France’s nuclear regulator said Thursday that a third nuclear plant was affected a safety problem caused by corroded welds, increasing concerns about the country’s power capacity at the height of winter.
The problem was first identified on two reactors at the Civaux plant in central France last month during maintenance.
Power firm EDF also shut down reactors at its Chooz plant in the eastern Ardennes region, which are built to the same design and may also be affected.
“The defects that were identified on the last-generation reactors have been found on another reactor” at Penly in northern France, said Karine Herviou, deputy chief executive of the French nuclear safety regulator IRSN.
The problem is related to welding on pipes which form part of an emergency core cooling system, according to IRSN.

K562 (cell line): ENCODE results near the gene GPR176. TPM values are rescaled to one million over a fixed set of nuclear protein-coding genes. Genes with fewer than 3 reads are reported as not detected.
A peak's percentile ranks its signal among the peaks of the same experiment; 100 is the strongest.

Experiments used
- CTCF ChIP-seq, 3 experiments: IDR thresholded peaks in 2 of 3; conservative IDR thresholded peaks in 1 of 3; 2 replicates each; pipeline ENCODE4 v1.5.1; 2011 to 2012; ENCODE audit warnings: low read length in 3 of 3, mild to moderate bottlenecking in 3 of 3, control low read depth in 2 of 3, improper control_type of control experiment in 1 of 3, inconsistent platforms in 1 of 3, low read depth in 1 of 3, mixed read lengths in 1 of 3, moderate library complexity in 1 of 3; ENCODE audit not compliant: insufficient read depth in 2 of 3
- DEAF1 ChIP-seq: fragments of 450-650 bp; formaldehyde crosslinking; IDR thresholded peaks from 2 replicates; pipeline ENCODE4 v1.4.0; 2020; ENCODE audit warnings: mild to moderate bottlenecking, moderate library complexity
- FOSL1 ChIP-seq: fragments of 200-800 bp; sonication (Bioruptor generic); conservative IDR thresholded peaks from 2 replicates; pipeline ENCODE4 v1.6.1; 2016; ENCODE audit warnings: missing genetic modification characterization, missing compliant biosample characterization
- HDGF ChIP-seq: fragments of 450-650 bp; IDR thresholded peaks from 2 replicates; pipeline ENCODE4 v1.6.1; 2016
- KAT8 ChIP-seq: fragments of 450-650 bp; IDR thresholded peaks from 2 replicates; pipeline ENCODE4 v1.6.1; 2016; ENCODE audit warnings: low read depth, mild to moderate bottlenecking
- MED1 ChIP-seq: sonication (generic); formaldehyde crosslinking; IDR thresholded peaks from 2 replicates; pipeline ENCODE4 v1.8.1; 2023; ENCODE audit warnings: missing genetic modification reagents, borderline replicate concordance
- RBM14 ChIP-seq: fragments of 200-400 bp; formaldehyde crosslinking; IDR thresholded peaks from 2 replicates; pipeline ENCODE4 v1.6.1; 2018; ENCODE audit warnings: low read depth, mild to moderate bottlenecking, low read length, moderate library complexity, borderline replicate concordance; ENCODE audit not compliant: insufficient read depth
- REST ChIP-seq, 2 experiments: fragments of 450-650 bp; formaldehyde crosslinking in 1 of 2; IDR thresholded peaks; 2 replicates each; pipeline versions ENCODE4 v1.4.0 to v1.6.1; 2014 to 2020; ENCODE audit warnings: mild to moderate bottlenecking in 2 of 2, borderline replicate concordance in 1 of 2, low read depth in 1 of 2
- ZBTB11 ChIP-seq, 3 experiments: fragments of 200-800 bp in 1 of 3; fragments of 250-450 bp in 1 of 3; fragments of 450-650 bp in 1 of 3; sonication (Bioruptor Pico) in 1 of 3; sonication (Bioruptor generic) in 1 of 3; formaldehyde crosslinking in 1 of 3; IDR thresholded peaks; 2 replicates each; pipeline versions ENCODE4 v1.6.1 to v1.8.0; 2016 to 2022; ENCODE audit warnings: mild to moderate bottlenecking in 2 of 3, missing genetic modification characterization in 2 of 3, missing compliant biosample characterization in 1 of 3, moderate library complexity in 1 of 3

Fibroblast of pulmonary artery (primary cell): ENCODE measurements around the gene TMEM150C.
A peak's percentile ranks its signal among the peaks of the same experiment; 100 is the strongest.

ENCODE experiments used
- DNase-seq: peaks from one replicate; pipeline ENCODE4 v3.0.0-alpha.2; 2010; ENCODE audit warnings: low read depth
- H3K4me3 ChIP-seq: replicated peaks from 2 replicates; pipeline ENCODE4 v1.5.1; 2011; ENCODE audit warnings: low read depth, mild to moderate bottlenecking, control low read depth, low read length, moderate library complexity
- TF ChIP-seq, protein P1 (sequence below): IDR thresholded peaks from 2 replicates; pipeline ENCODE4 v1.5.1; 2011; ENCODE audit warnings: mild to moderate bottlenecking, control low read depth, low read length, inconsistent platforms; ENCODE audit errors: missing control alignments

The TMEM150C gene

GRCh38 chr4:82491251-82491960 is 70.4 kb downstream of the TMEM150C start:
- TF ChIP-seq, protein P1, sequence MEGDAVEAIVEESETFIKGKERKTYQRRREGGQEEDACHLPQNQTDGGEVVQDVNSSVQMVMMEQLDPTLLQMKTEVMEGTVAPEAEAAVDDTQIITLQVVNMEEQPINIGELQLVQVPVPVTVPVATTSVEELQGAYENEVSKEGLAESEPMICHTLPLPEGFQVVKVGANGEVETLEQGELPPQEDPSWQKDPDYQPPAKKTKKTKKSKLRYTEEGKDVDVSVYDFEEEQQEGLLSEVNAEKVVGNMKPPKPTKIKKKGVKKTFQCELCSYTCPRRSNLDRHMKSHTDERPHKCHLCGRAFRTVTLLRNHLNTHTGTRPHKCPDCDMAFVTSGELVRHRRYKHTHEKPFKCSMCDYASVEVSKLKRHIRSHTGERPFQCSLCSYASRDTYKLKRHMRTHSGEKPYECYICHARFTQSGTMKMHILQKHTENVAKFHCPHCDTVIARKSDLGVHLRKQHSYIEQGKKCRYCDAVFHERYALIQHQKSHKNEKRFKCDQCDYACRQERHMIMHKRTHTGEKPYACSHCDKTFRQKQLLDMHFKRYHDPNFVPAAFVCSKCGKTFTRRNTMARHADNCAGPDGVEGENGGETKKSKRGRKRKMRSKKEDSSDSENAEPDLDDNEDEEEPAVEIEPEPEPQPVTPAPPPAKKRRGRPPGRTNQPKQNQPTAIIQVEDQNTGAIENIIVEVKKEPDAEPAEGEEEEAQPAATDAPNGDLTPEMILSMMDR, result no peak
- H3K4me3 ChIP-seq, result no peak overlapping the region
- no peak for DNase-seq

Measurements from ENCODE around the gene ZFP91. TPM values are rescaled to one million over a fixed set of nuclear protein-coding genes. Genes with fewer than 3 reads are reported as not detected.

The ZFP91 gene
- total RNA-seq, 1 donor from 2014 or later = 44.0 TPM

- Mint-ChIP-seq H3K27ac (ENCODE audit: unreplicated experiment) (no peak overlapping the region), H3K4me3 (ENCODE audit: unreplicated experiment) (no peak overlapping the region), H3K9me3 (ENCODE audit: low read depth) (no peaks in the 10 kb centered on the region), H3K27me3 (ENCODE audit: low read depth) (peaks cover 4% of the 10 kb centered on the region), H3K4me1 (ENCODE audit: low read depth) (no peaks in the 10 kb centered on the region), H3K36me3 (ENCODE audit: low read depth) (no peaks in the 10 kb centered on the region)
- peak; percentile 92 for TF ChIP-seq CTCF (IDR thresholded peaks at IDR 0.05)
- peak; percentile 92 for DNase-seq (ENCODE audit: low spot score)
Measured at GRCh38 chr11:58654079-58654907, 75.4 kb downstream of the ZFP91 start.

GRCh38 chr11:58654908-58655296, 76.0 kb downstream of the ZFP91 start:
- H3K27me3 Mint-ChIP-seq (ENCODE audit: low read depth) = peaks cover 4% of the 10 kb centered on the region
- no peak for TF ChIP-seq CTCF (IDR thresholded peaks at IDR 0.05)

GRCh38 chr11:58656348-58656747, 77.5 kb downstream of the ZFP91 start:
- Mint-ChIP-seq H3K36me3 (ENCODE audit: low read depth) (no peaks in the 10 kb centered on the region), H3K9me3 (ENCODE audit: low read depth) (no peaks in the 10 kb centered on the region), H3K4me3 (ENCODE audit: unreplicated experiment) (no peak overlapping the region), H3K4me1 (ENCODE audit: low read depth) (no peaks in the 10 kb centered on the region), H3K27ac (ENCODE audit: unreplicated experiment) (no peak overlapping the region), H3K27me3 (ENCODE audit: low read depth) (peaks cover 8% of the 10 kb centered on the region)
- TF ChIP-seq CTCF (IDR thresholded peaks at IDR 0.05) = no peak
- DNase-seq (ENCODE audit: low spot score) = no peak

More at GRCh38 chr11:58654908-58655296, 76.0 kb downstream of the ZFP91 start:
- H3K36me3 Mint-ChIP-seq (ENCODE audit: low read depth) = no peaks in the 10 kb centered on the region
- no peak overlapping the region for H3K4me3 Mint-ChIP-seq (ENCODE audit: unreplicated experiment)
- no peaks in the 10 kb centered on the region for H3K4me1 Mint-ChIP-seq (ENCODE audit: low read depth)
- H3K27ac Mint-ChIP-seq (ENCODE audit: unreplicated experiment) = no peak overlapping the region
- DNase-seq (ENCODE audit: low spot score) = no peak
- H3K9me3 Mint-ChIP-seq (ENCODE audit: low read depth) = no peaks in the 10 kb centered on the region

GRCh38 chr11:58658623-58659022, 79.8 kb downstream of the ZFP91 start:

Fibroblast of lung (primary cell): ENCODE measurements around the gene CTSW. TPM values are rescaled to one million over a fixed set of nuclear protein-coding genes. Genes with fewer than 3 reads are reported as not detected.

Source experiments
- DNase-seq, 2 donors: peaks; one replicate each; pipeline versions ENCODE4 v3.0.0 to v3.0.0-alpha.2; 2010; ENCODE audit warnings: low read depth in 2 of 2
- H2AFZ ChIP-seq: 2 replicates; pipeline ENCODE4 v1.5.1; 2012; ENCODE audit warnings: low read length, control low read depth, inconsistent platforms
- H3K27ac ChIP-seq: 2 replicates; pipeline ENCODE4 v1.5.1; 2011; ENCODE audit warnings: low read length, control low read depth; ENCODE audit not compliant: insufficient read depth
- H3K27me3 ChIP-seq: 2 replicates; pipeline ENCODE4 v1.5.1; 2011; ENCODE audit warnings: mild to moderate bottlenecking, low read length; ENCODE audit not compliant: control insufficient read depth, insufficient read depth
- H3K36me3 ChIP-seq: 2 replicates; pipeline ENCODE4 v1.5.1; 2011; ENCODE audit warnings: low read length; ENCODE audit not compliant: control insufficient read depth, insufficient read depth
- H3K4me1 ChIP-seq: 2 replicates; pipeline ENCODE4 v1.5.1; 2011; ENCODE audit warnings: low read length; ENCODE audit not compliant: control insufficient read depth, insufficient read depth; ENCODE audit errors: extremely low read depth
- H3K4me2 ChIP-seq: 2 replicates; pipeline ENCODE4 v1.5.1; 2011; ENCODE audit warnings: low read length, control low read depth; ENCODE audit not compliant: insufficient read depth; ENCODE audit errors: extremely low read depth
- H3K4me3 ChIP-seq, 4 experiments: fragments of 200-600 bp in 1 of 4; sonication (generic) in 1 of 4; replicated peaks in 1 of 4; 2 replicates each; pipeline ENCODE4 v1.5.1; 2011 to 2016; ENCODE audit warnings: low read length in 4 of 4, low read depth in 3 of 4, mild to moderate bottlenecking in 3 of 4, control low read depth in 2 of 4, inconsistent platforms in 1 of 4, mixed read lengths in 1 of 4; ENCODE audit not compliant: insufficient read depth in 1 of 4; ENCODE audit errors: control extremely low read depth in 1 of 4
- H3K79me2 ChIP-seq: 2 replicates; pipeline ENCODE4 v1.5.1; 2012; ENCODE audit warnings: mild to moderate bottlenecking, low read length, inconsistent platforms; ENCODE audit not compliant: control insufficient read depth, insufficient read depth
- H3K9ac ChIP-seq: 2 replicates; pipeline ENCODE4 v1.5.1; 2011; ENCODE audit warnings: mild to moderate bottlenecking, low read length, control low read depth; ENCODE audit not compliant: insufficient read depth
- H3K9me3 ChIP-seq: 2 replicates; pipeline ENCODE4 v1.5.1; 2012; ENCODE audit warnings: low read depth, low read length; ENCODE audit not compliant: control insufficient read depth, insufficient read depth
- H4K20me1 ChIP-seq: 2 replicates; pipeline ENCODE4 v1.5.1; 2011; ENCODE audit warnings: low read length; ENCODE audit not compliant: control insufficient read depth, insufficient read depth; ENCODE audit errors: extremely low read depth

“We don’t know if there are problems elsewhere. EDF is in the process of checking all of its data” from previous maintenance checks, Herviou added.
Ten nuclear reactors out of France’s 56-strong fleet are currently out of service for various reasons, accounting for about 20 percent of the country’s nuclear power capacity.
Many French plants are coming to the end of their expected lifespans of 40 years, but EDF is struggling to bring new reactors on stream.
The group announced extra delays and cost overruns for its troubled new-generation nuclear plant in Flamanville in northern France on Wednesday.
Projected costs have increased by another 300 million euros ($340 million) to 12.7 billion euros — around four times more than the initial forecast of 3.3 billion euros.
The Flamanville plant would not be loaded with fuel until the “second quarter of 2023”, meaning it would come on stream only towards the end of next year at the earliest.
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